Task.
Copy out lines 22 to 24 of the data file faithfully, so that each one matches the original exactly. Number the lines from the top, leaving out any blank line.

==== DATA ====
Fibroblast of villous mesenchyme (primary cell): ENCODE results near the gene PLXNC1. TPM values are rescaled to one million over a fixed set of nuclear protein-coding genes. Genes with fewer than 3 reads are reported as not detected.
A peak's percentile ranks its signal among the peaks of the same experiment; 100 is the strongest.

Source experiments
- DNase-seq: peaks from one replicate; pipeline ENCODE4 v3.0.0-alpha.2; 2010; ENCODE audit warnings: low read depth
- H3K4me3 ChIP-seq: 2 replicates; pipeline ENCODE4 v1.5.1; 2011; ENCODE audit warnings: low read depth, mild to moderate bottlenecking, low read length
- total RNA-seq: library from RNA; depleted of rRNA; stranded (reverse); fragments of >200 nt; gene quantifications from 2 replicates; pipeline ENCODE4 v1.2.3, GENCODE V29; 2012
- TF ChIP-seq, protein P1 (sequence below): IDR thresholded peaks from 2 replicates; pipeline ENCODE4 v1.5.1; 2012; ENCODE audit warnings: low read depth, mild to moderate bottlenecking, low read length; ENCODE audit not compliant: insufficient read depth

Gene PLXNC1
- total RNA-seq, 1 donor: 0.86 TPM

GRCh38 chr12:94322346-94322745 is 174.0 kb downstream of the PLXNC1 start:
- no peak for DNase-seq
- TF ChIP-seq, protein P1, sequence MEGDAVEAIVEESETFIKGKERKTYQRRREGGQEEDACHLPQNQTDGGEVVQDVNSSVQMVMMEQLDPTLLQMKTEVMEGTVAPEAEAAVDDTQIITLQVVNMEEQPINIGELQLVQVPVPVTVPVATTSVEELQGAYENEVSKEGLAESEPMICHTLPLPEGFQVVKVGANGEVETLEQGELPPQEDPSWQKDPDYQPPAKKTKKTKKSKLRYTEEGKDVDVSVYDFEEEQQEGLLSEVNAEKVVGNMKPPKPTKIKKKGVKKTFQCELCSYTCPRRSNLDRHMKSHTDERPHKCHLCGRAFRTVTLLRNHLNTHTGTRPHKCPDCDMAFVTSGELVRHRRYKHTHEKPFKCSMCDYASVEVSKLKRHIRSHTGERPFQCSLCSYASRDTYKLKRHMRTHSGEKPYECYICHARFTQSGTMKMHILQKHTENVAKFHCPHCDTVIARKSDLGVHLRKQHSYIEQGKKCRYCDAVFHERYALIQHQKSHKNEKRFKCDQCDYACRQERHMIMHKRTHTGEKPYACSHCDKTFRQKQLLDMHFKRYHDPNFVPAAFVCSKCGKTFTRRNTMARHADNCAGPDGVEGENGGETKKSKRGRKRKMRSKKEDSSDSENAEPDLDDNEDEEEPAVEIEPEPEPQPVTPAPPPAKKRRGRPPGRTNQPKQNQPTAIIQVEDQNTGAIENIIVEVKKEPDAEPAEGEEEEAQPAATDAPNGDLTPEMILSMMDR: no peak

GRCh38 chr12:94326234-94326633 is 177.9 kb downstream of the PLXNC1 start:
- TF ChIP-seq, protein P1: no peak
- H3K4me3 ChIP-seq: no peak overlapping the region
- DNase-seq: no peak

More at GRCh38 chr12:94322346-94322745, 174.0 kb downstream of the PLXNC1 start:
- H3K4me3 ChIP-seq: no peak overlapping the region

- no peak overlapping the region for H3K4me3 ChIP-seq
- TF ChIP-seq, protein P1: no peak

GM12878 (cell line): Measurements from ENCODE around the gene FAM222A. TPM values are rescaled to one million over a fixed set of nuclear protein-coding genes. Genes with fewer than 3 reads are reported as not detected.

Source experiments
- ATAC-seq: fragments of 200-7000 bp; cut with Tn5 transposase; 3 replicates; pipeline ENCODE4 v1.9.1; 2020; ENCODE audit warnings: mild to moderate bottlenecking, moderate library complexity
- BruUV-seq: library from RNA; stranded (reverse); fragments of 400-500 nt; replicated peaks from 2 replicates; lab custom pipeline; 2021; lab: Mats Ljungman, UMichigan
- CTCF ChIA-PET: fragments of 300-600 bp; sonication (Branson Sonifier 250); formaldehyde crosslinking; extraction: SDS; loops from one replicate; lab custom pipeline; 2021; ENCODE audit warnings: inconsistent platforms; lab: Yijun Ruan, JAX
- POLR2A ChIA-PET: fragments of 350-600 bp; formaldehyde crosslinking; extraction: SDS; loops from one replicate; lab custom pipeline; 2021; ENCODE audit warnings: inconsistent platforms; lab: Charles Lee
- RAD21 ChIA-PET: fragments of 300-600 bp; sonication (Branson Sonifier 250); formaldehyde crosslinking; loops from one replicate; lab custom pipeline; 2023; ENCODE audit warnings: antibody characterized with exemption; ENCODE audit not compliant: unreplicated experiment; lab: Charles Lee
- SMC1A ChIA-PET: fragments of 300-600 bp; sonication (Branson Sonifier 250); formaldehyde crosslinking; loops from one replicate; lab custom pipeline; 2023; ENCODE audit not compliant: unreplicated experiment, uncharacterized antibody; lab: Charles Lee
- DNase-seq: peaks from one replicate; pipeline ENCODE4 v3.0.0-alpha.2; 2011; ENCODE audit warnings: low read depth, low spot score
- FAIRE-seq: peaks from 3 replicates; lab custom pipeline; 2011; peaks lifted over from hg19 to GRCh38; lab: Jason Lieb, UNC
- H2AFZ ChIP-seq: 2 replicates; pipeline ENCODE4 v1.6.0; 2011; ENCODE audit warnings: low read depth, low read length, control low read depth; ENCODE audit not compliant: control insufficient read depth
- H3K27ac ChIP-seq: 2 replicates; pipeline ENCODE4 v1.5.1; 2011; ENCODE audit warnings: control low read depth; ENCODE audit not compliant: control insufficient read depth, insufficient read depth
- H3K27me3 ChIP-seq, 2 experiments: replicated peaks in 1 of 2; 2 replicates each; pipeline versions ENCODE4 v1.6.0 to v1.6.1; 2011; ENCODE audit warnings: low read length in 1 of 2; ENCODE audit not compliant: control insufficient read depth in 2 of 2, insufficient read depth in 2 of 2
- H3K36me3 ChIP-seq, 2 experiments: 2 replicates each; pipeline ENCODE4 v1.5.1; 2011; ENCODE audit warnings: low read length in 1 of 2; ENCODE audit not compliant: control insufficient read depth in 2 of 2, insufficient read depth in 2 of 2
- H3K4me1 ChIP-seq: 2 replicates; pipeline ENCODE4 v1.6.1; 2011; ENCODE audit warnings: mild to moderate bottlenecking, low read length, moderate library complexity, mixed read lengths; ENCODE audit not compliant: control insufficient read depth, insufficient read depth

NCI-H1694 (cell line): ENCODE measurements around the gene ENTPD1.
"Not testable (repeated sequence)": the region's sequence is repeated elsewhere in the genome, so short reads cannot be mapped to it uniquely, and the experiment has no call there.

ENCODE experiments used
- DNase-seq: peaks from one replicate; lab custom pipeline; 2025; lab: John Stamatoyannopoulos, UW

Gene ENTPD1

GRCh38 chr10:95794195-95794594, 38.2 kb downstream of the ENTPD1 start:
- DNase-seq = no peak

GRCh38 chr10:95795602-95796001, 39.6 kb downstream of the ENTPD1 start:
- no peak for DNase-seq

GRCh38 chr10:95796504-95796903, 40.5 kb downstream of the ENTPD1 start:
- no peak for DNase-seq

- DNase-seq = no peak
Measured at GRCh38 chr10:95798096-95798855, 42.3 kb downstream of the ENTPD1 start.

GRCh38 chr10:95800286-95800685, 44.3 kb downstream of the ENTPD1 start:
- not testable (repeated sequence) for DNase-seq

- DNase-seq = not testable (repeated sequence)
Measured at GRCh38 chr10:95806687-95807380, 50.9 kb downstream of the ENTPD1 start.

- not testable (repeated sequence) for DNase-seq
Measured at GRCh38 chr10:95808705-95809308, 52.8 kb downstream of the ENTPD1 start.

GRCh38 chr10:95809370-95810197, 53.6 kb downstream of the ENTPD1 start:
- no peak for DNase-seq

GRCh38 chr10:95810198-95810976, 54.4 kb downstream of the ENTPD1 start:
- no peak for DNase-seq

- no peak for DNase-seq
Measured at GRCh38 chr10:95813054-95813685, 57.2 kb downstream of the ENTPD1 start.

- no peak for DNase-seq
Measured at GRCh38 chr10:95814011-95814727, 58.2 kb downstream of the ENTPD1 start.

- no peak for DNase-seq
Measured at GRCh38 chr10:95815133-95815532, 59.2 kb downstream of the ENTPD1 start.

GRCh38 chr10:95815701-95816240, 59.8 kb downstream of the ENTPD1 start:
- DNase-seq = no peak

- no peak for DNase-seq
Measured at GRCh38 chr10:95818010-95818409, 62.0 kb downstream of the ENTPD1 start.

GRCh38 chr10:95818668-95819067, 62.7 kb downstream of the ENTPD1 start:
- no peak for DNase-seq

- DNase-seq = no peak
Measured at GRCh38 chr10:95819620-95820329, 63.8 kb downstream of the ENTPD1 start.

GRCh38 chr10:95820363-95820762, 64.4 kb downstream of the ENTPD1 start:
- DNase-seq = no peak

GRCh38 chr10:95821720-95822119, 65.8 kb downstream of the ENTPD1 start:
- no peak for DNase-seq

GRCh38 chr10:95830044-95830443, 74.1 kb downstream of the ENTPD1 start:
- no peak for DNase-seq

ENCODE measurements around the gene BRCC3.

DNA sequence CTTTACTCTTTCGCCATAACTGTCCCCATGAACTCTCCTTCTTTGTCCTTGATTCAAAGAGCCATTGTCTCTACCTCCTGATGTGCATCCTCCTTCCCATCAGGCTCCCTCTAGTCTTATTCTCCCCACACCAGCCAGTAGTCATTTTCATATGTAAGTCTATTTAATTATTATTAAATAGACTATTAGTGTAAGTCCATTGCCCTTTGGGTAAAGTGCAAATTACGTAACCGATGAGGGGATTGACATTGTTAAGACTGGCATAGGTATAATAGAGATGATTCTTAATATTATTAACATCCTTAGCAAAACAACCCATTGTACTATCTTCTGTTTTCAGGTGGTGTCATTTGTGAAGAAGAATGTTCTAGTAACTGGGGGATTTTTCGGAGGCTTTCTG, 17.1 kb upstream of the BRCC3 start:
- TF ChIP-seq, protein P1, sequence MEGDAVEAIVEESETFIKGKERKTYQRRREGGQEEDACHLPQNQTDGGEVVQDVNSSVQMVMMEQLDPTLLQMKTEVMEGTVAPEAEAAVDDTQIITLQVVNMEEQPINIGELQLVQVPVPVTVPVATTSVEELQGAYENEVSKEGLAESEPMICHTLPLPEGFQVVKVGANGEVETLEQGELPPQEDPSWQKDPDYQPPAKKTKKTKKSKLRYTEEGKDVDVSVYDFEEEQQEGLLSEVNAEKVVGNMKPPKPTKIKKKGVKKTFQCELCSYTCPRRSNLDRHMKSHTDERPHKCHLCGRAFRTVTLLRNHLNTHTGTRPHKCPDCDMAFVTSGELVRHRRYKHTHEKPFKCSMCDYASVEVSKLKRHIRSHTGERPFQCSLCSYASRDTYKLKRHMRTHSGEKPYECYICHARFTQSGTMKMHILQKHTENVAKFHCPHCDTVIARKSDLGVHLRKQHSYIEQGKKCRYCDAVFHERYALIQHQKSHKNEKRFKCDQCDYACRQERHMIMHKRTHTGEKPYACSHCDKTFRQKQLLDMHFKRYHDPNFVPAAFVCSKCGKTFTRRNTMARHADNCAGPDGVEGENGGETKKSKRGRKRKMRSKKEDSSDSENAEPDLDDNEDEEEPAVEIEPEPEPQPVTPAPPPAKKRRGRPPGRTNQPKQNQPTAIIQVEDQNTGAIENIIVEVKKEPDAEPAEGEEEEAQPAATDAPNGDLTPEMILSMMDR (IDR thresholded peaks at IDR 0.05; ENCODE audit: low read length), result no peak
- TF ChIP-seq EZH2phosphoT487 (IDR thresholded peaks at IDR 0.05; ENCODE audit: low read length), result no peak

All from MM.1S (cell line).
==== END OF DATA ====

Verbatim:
Source experiments
- ATAC-seq: fragments of 200-7000 bp; cut with Tn5 transposase; 3 replicates; pipeline ENCODE4 v1.9.1; 2020; ENCODE audit warnings: mild to moderate bottlenecking, moderate library complexity
- BruUV-seq: library from RNA; stranded (reverse); fragments of 400-500 nt; replicated peaks from 2 replicates; lab custom pipeline; 2021; lab: Mats Ljungman, UMichigan